Provisions are made for students majoring in distance learning programs and other off-campus programs.  Although students majoring in these programs can take the GWE on-campus, most students have the option of taking it via a proctor at a location of their choosing.  There are three off-campus administrations per academic year, in the fall, spring, and summer.  Students exercising this option must register directly with their Program Advisors, who will then provide them with any necessary information and materials.

A provision is made for students who are not native speakers of English.  The GWE registration form asks students to indicate whether or not they are native speakers of English.  Student who declare themselves non-native speakers, may elect to write their essay in two hours instead of one, though this choice must be made at the time of registration.  The essays are scored along with those of native speakers with respect to overall considerations of focus, critical understanding, content, organization, and grammar.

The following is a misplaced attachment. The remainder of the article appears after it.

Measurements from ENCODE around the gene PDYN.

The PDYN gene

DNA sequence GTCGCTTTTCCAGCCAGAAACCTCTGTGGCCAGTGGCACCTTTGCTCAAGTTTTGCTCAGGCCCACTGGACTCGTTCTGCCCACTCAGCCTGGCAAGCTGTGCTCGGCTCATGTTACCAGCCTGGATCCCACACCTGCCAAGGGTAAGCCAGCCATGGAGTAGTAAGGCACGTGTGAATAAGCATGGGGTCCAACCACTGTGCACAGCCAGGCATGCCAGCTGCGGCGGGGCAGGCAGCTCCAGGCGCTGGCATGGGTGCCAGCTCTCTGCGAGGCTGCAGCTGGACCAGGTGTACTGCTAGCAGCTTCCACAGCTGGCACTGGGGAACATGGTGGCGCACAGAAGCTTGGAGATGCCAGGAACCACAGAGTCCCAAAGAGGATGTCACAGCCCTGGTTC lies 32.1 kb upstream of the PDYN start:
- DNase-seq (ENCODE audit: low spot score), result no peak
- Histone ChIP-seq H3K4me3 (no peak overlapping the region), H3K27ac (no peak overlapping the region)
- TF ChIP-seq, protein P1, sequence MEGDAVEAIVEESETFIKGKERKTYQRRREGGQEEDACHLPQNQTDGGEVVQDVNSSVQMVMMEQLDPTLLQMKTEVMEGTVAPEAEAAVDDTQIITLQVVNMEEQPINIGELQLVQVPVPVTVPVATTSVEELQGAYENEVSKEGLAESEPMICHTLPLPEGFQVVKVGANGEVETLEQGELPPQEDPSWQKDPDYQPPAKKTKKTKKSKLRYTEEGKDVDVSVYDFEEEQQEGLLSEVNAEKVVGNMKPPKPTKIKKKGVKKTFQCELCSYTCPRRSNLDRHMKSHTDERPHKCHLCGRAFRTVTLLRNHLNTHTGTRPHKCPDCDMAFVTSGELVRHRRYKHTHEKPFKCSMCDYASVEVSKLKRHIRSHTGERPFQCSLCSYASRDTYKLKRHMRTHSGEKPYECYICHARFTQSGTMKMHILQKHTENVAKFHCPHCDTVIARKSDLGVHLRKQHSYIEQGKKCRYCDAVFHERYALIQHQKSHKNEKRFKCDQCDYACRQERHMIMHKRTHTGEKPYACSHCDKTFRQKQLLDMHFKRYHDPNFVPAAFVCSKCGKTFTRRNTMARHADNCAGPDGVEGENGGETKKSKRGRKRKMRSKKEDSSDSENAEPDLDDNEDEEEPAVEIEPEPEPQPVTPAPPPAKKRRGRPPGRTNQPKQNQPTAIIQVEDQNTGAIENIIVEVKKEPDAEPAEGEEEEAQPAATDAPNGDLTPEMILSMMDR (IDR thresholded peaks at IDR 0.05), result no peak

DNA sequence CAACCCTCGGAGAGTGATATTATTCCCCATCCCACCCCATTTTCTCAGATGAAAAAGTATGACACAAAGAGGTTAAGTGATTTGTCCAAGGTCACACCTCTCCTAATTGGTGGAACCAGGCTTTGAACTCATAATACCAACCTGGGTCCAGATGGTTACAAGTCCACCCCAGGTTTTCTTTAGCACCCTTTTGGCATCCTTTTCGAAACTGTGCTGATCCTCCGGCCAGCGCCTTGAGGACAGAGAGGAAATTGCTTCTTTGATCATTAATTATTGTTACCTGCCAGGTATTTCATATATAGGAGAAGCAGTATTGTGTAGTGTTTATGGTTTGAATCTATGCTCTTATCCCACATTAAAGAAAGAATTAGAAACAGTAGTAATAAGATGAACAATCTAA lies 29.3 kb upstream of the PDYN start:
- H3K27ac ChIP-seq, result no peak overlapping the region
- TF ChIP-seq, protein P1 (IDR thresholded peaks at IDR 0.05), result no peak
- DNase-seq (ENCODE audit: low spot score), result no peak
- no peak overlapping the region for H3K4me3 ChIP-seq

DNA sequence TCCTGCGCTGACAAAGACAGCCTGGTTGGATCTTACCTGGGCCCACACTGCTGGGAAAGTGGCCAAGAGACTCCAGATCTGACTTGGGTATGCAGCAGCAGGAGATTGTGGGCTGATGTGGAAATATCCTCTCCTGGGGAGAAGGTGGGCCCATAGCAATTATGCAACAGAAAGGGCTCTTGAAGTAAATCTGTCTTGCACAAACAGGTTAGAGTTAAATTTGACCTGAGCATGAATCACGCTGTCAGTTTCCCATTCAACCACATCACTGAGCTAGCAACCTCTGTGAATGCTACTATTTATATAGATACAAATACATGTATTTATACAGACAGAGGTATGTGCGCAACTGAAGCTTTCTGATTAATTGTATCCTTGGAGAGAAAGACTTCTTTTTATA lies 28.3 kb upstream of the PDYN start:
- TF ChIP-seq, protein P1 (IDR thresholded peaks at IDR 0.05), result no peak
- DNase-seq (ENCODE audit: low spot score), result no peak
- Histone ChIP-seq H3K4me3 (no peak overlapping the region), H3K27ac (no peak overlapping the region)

Provisions are made for students who are disabled.  Arrangements are made on an individual basis by the Student disAbility Resource Center, Welch Hall 180, (310) 243-3660, in conjunction with the Testing Center.  Students must contact the Student disAbility Resource Center at least 10 working days prior to the GWE test date and after registering for the GWE.  Students should contact the Testing Center for details:  (310) 243-3909, or

Certifying Courses